There are many ways to solve this problem. I'm assuming your okay with the definition of independent, dependent and inconsistent systems of equations (let me know if my assumption is incorrect), and that you can easily recognize slope and y-intercepts for a line (I'll be glad to review this if it is needed).
The easiest way to see that this is an inconsistent system is to note that the lines have the same slope, but a different y intercept. That means that they will start at different points (different y-intercept) and then increase at the same rate (same slope). The result is that they will never meet.
First we want to solve for "y"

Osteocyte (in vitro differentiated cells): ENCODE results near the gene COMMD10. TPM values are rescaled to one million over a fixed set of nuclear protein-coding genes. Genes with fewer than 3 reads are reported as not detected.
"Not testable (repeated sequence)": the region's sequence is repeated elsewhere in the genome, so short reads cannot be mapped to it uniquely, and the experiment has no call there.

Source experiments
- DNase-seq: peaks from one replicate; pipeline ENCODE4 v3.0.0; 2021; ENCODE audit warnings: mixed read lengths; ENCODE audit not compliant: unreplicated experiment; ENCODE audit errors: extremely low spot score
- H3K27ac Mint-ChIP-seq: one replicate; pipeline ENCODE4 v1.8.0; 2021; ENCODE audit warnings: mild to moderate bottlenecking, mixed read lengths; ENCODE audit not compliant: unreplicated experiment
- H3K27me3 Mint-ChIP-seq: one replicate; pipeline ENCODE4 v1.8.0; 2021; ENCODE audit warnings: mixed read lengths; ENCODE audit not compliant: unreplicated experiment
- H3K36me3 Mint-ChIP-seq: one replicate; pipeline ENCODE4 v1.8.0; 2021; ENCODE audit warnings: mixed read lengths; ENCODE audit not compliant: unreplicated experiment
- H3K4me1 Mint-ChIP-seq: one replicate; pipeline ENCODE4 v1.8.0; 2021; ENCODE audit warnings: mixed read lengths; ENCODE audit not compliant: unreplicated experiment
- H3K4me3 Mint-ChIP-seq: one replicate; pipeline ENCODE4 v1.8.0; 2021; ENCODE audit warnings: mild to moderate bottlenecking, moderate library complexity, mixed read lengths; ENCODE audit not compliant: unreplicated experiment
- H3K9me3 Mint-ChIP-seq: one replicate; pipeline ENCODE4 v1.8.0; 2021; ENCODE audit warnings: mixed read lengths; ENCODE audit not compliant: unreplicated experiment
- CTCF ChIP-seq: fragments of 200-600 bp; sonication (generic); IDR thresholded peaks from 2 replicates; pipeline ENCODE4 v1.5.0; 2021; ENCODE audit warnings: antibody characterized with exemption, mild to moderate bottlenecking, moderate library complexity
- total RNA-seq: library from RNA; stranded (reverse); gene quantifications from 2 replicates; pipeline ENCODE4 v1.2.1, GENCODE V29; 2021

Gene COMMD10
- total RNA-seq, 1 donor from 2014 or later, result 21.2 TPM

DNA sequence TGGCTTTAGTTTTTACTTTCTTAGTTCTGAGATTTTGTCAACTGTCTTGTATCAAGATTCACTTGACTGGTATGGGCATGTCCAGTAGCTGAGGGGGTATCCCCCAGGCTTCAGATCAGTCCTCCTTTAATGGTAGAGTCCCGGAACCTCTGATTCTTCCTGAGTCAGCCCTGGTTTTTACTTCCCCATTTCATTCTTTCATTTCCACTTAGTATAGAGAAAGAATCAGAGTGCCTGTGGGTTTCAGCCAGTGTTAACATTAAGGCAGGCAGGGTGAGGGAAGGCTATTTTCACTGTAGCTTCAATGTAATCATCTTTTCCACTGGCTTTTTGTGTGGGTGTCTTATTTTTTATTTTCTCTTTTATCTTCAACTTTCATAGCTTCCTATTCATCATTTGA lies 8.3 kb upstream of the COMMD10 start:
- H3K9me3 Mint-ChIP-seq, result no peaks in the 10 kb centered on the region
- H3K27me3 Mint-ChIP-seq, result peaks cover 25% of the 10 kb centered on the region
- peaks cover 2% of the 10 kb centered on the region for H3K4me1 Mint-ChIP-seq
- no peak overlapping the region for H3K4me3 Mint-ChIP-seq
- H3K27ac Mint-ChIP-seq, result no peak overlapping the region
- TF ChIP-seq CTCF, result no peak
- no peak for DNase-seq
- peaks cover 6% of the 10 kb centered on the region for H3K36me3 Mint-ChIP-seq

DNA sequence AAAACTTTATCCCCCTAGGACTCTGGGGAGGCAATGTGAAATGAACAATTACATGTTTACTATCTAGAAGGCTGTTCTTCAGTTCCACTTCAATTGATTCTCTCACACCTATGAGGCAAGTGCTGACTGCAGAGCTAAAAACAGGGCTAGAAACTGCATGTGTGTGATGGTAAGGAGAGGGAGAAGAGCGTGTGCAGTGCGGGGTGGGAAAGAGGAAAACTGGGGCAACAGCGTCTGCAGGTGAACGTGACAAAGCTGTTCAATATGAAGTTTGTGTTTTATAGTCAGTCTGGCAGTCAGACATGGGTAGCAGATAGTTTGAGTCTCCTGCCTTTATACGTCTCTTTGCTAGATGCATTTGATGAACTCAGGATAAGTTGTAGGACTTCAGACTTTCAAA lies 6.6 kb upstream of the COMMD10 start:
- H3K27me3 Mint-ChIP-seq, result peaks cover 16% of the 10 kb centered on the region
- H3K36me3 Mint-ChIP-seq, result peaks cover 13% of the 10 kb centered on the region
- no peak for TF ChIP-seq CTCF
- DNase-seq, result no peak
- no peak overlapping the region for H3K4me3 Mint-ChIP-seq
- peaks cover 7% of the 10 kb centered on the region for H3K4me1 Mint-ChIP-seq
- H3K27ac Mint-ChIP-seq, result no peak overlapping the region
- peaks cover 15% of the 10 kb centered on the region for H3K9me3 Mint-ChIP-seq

3x-4y = 5
4y = 3x-5
y = (3x-5)/4
6x-8y = 5
8y = 6x-5
y = (6x-5)/8
Recall the definitions:
A set of equations is consistent and independent if they have only one intersection.
A set of equations is consistent and dependent if they are the same line.
A set of equations is inconsistent if they do not have a point of intersection.
Now we want to see if there are any points of intersection. Set the equations equal to eachother and solve for x:
(3x-5)/4 = (6x-5)/8
2*(3x-5) = (6x-5)
6x-10 = 6x-5
-10 = -5
So, we do not have any points of intersection. This means that the equations are inconsistent.